Congressional cowards ply our troops with insulting platitudes, while undermining their congressionally-mandated mission.
If the Civil War Congress had been the moral equivalent of today’s Congress, I would expect to find a circa 1862 “War Resolution” debate in the Congressional Record titled, “Frankly My Dear Union Troops, We Don’t Give a Damn.” It assumes there were members of Congress honest enough to say what they meant.
Personally, I think Congress is a massive failure, but make no mistake, I support all those heroic members who are wasting their lives pursuing failed policies. The public educational system obviously failed them. Thus, they’re stuck in Congress because they’re too dumb to get a real job.
Where’s their exit strategy? What’s the time-line for their withdrawal? How many years must we fund failure? I say two-terms or we defund them. But remember — I support them.
Truth-be-told, I’d like to defund them now. But again, make no mistake, I support the congressional bait-and-switchers, or I did before I didn’t.
But if I knew then what I know now about what they knew then but don’t know now, I’d qualify as one of Chuck Schumer’s “mainstream” jurists or to form a presidential exploratory committee.
I have a resolution for members of Congress.
If you voted to go to war in Iraq, you have a moral and constitutional obligation to give the troops what they need to win, unless, of course, you think defeat is an option and our Republic and our Constitution will survive Jihadist rule. If that isn’t enough to jump-start your conscience and consciousness, seek employment with the psychotic hotline.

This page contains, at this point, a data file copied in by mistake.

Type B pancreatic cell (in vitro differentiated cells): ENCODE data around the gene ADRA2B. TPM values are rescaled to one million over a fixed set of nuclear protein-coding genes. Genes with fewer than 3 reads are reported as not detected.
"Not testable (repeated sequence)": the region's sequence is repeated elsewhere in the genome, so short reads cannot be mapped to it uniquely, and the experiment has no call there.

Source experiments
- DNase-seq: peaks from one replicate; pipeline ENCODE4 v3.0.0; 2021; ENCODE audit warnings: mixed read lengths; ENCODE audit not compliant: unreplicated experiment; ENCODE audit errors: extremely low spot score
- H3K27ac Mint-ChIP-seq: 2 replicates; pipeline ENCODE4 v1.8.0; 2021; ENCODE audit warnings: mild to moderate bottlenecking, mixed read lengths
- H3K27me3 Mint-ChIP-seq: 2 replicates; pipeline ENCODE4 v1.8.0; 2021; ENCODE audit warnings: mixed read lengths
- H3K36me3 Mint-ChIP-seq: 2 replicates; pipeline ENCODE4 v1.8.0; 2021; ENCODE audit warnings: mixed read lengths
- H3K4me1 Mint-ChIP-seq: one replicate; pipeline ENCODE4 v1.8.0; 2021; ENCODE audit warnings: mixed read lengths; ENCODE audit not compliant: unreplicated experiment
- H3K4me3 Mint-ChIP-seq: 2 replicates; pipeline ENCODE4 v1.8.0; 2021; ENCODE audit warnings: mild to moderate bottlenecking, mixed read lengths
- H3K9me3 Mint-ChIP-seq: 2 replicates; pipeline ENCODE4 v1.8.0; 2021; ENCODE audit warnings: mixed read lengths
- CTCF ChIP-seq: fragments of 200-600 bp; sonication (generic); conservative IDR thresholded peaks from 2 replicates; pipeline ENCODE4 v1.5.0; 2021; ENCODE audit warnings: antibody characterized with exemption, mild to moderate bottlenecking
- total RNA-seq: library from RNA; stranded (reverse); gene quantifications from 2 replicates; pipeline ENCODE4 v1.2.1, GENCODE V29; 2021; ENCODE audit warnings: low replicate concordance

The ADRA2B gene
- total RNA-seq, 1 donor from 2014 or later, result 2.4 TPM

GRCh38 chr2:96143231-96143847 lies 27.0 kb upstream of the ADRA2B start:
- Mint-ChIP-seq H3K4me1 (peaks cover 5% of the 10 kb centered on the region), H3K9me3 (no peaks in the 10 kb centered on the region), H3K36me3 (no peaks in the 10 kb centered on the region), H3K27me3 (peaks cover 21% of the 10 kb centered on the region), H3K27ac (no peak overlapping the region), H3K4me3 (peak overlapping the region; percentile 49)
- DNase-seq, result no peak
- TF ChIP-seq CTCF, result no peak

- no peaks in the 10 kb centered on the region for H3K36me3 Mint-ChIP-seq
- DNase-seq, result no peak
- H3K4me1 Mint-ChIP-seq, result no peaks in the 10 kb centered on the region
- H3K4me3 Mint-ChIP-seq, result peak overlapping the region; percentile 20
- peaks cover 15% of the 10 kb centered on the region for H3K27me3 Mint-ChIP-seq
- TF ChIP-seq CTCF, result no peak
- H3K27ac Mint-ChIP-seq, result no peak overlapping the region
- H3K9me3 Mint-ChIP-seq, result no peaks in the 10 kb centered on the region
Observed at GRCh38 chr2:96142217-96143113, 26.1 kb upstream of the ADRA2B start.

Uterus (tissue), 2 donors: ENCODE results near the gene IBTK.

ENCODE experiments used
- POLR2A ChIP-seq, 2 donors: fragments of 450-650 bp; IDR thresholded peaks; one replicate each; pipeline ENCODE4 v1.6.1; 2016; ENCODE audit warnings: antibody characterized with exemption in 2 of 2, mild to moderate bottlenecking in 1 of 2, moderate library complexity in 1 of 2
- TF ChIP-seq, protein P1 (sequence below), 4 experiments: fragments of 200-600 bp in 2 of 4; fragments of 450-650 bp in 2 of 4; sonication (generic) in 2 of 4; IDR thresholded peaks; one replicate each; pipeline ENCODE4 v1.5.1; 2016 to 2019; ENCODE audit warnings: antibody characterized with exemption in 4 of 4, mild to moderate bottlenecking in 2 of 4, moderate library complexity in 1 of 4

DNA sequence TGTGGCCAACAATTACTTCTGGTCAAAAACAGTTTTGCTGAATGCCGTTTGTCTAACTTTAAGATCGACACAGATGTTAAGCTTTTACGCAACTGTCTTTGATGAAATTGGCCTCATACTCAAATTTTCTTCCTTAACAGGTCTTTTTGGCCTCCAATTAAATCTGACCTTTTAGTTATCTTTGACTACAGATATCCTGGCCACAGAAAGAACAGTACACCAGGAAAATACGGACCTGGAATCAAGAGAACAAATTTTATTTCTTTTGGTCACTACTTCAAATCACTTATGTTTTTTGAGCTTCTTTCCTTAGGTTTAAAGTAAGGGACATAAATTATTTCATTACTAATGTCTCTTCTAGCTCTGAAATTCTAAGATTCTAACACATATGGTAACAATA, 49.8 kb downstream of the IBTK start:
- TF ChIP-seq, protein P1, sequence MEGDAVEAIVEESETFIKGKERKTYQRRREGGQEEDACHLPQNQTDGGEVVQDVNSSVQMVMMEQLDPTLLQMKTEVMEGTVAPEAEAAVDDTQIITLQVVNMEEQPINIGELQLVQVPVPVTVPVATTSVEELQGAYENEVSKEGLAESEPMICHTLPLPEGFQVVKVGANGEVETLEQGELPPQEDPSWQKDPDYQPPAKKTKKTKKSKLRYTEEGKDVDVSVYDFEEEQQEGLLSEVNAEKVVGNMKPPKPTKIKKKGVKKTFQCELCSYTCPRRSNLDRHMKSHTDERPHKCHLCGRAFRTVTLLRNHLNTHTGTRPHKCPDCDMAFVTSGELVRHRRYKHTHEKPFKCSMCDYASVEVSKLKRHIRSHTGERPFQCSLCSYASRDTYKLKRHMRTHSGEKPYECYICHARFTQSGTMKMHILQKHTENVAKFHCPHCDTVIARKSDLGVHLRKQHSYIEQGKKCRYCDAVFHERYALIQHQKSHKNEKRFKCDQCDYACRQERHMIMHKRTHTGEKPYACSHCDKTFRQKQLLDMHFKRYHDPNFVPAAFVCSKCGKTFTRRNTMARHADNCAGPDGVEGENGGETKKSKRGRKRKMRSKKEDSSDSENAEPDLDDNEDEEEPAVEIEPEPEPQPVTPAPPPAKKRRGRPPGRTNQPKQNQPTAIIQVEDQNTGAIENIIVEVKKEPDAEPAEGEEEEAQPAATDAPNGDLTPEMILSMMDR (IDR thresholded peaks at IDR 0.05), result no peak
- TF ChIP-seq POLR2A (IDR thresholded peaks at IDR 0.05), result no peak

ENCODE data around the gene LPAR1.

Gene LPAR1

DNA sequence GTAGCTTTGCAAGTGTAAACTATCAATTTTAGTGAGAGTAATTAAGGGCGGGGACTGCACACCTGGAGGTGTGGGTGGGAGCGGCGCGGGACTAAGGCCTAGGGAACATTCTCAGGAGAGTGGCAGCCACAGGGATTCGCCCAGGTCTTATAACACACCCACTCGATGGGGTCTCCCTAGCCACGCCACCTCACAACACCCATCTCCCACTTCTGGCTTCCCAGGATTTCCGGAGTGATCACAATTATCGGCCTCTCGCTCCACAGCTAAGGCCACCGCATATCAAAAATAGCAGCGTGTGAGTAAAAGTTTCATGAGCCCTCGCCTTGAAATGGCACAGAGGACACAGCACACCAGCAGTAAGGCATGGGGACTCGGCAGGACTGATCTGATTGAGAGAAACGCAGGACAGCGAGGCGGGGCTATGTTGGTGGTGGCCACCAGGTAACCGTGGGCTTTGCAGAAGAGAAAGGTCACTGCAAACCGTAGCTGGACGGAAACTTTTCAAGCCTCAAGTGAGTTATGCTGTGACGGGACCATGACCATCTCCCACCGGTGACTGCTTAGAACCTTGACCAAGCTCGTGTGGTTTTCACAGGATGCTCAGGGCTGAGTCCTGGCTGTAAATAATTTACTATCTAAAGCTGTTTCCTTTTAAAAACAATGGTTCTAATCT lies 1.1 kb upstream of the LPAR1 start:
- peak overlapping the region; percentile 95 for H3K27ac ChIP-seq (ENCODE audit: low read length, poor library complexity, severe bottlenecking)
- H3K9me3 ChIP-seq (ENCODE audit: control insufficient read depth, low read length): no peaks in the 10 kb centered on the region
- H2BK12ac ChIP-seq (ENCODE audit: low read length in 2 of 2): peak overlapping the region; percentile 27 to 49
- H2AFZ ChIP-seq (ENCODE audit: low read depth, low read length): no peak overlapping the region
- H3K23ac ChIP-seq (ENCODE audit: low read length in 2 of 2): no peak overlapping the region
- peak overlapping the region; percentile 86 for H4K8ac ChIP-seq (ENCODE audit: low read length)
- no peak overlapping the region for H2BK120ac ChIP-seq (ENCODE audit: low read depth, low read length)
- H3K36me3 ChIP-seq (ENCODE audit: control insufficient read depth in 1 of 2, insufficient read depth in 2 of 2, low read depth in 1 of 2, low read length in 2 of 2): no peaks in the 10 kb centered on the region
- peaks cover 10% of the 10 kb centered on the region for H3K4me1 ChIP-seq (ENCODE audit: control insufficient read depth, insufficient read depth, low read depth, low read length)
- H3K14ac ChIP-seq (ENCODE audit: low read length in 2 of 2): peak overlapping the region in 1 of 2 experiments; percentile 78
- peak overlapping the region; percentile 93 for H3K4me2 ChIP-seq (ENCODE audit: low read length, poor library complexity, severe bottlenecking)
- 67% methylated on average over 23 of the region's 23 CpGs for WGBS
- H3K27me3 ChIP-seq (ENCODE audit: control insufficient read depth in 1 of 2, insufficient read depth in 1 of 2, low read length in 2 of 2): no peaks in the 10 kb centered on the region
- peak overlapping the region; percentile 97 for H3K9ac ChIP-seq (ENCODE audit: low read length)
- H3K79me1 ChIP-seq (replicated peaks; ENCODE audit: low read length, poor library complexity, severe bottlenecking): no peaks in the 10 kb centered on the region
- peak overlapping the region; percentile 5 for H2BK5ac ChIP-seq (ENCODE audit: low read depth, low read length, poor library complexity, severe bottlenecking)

If you voted against going to war in Iraq, either vote to defund it, or stop wasting time and money debating your spineless, non-binding war resolutions that give aid and comfort to our enemies.
Either way, stop blowing smoke in the Capitol telling us that you support the troops. Getting elected didn’t give you a mandate to insult their intelligence or ours.
If we could get them sufficiently medicated, try to imagine the anti-war — pro-troop congressional psychotics giving President Bush the right to issue a modern equivalent of the following executive order:
[T]he President, by virtue of the act of Congress, takes military possession of all telegraph lines in the United States. … Third. All newspapers publishing military news, however obtained and by whatever medium received, not authorized by the official authority mentioned in the preceding paragraph will be excluded thereafter from receiving information by telegraph or from transmitting their papers by railroad.
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